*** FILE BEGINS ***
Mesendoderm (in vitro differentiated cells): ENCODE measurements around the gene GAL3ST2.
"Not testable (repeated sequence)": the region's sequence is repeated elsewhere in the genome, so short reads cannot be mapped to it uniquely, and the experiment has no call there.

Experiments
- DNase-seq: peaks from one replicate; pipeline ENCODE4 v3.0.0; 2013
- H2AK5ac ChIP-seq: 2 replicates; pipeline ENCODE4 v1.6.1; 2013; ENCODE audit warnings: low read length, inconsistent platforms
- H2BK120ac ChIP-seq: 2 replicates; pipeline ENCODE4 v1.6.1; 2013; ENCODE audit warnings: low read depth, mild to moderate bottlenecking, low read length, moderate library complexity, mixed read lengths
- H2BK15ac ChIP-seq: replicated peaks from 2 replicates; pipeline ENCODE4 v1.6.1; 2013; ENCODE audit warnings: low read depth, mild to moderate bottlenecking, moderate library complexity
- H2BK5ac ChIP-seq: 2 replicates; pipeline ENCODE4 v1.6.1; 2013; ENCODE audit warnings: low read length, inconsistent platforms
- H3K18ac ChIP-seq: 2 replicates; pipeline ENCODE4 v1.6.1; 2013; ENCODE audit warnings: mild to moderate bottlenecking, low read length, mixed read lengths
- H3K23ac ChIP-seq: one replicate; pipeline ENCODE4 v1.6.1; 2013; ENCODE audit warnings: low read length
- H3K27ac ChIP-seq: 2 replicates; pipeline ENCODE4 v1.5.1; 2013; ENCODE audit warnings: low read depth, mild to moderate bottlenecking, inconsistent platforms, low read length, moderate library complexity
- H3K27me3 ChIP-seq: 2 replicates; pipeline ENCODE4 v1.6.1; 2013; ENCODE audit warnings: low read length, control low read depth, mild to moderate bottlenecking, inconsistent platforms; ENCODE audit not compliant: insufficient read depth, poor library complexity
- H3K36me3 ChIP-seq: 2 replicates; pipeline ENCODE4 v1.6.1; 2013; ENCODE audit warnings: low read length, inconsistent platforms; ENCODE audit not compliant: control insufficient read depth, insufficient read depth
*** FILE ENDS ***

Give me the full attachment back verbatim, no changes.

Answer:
Mesendoderm (in vitro differentiated cells): ENCODE measurements around the gene GAL3ST2.
"Not testable (repeated sequence)": the region's sequence is repeated elsewhere in the genome, so short reads cannot be mapped to it uniquely, and the experiment has no call there.

Experiments
- DNase-seq: peaks from one replicate; pipeline ENCODE4 v3.0.0; 2013
- H2AK5ac ChIP-seq: 2 replicates; pipeline ENCODE4 v1.6.1; 2013; ENCODE audit warnings: low read length, inconsistent platforms
- H2BK120ac ChIP-seq: 2 replicates; pipeline ENCODE4 v1.6.1; 2013; ENCODE audit warnings: low read depth, mild to moderate bottlenecking, low read length, moderate library complexity, mixed read lengths
- H2BK15ac ChIP-seq: replicated peaks from 2 replicates; pipeline ENCODE4 v1.6.1; 2013; ENCODE audit warnings: low read depth, mild to moderate bottlenecking, moderate library complexity
- H2BK5ac ChIP-seq: 2 replicates; pipeline ENCODE4 v1.6.1; 2013; ENCODE audit warnings: low read length, inconsistent platforms
- H3K18ac ChIP-seq: 2 replicates; pipeline ENCODE4 v1.6.1; 2013; ENCODE audit warnings: mild to moderate bottlenecking, low read length, mixed read lengths
- H3K23ac ChIP-seq: one replicate; pipeline ENCODE4 v1.6.1; 2013; ENCODE audit warnings: low read length
- H3K27ac ChIP-seq: 2 replicates; pipeline ENCODE4 v1.5.1; 2013; ENCODE audit warnings: low read depth, mild to moderate bottlenecking, inconsistent platforms, low read length, moderate library complexity
- H3K27me3 ChIP-seq: 2 replicates; pipeline ENCODE4 v1.6.1; 2013; ENCODE audit warnings: low read length, control low read depth, mild to moderate bottlenecking, inconsistent platforms; ENCODE audit not compliant: insufficient read depth, poor library complexity
- H3K36me3 ChIP-seq: 2 replicates; pipeline ENCODE4 v1.6.1; 2013; ENCODE audit warnings: low read length, inconsistent platforms; ENCODE audit not compliant: control insufficient read depth, insufficient read depth